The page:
During my guest stint at Daylight Atheism, I expressed pity for Harold Camping’s deluded followers and sparked a debate on whether his beliefs were so stupid as to be self-refuting. If the beliefs couldn’t be rationally supported, then presumably the ‘victims’ were willfully deluding themselves in order to take part in a con or for some other malign purpose. I was dubious, since I’m not one to ever underestimate the Dunning-Kruger effect (sufficiently ignorant/stupid people can’t spot their own mistakes).
In a follow-up thread, some of the commenters raised a different, more weighty objection. Leaving aside the stupidity of the justification for the Rapture prediction, some readers thought that the moral implications of Rapture-oriented theology (most people consigned to hell-on-earth during the Tribulation, followed by actual Hell) made them untenable. By this logic, sticking with these beliefs doesn’t just reveal a tolerance of a paradox (a good God who damns almost everyone), it betrays a callousness disregard for others. In this light, it’s easier to claim that Camping’s followers deserve humiliation or to lose their money.
I remain skeptical about this tack of argument. Turning over the question, I was reminded of a comment posted by Dylan some time ago, on a thread that had devolved into one of those Crusades vs Stalin arguments. He wrote:
I actually read through this entire argument (and I’ve read more Marx than the Communist Manifesto, thank you very much), but I find it rather boring. Is either side actually prepared to be consequentialist in choosing what beliefs to adopt and spread? That is to say, if I convince Publius atheistic societies are less violent, etc., I doubt he’ll stop believing in God. Similarly, I don’t think convincing Matt that theistic societies are less violent will make him start. It’s the rare theist or atheist who maintains (or at least admits to maintaining) such a consequentialist epistemology (one such rare example, ironically, was the great “deontologist” Immanuel Kant).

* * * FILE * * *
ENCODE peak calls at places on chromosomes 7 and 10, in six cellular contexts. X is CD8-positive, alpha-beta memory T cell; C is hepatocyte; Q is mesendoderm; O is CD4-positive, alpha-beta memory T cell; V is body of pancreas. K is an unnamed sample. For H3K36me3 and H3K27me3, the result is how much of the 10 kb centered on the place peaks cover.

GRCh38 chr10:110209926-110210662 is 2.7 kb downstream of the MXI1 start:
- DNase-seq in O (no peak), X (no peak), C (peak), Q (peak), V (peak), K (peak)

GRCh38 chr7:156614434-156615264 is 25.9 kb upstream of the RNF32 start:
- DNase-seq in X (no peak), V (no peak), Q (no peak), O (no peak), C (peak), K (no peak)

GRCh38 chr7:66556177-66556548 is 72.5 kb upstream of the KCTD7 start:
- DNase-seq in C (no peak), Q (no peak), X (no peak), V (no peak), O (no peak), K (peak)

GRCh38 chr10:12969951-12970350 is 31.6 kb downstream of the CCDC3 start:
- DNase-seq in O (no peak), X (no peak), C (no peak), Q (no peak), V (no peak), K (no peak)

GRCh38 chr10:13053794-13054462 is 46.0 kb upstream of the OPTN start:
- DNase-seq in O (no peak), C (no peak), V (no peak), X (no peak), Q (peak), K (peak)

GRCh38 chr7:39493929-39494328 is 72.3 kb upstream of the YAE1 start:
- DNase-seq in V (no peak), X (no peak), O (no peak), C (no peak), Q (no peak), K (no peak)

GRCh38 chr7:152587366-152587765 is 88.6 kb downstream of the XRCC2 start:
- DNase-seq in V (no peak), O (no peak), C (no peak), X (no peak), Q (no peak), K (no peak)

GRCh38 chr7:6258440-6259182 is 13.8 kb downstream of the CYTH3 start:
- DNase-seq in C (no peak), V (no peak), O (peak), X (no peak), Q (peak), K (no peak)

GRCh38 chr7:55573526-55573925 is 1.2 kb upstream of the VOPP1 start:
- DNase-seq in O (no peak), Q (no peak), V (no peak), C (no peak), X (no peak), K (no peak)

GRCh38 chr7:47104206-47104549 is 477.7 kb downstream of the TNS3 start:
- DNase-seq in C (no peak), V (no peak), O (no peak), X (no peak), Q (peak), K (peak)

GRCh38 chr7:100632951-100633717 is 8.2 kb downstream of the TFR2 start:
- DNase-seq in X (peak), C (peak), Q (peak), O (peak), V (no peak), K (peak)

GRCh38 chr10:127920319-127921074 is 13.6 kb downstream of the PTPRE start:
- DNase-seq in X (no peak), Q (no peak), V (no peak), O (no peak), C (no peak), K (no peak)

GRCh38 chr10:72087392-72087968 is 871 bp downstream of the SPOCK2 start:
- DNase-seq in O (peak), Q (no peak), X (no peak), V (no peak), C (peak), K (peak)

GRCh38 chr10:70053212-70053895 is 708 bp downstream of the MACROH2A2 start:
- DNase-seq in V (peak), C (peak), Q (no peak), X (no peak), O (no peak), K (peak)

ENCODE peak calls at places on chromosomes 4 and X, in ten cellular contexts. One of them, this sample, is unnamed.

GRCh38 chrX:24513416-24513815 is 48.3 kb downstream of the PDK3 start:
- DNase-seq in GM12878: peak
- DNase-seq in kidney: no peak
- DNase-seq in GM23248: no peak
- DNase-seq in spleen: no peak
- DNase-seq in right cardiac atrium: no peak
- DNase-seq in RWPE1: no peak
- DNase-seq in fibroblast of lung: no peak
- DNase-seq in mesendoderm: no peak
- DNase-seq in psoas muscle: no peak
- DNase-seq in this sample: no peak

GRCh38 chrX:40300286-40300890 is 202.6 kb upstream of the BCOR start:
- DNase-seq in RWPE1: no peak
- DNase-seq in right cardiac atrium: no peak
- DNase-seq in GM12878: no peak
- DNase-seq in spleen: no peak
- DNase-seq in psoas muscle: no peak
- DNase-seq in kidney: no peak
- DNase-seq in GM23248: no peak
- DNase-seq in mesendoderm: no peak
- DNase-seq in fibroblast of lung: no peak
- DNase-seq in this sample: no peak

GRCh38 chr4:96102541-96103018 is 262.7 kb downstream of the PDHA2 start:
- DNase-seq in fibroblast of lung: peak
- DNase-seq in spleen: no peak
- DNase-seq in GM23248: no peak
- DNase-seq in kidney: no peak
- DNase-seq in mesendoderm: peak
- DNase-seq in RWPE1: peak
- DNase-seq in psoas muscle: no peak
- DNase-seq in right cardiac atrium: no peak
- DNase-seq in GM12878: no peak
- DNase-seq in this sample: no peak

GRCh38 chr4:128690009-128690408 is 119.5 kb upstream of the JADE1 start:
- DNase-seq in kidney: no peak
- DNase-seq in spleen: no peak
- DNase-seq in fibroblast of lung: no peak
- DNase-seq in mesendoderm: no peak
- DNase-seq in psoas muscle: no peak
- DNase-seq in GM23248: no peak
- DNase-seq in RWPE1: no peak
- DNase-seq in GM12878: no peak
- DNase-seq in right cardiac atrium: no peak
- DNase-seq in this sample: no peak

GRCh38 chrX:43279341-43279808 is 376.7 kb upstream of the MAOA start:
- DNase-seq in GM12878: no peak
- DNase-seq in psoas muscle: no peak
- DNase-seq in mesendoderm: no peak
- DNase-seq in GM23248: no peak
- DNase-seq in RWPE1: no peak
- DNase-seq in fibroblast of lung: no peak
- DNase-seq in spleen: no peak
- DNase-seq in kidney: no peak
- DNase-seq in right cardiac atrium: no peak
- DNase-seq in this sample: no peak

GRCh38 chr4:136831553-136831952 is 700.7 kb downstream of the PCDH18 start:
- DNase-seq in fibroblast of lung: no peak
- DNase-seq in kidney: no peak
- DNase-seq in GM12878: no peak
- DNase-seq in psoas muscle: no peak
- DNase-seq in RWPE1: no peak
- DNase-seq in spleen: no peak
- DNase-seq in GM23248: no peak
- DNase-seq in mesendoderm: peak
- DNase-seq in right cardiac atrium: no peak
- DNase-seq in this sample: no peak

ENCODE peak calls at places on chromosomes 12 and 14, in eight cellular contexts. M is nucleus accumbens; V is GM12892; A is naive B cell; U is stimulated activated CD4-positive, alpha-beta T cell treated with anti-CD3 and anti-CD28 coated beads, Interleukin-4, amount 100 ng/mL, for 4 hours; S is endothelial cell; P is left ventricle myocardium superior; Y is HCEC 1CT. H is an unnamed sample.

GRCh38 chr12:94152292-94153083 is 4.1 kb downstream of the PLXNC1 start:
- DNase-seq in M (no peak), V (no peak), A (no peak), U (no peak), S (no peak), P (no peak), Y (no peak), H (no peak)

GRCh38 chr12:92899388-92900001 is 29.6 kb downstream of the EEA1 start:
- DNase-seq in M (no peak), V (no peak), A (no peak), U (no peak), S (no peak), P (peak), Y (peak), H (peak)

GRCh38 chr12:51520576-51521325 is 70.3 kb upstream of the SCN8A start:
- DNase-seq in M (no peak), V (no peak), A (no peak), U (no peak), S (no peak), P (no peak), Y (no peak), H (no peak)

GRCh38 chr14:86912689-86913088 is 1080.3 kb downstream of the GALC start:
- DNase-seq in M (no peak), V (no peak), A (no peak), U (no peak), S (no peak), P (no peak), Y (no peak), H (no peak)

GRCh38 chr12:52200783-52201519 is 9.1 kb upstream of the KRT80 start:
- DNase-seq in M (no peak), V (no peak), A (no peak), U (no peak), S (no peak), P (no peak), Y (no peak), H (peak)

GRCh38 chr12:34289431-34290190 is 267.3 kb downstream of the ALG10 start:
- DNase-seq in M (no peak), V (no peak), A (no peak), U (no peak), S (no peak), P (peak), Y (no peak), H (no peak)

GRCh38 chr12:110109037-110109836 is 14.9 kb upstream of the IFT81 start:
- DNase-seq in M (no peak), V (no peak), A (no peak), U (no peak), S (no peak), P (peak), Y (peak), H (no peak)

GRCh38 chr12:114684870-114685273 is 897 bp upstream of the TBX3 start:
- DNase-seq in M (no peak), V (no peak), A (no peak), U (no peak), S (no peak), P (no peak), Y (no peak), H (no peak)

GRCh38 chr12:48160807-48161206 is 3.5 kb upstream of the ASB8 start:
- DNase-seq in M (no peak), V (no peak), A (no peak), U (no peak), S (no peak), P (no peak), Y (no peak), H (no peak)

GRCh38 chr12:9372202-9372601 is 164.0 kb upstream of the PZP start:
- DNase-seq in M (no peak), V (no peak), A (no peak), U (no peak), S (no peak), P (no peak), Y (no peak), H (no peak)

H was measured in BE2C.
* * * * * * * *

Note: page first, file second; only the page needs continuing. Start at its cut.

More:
If people’s beliefs point them toward some horrific conclusion about the world, it’s not necessarily reasonable to expect them to abandon it, and their persistence in belief does not necessarily betray a moral failing. It’s worth examining the way they respond to that belief. Do they try to ameliorate the pain they fear, or do they rejoice in the suffering of others? Do they try to examine the evidence for their belief, hoping they might be mistaken or do they accept the suffering of others complacently?
If you don’t have time to pick apart all the data that led your interlocutor to his untenable belief, you can still make use of it in argument. These theories can blossom into doubt about God’s benevolence, much like any question of theodicy, but soteriological questions are harder to wave aside. They can’t be easily dismissed as a confusing part of God’s ineffable plan.
In some ways, it may be easier to get a Christian to abandon an erroneous horrifying belief than it would be to persuade someone like me. We atheists have no guarantor that we live in a bearable universe.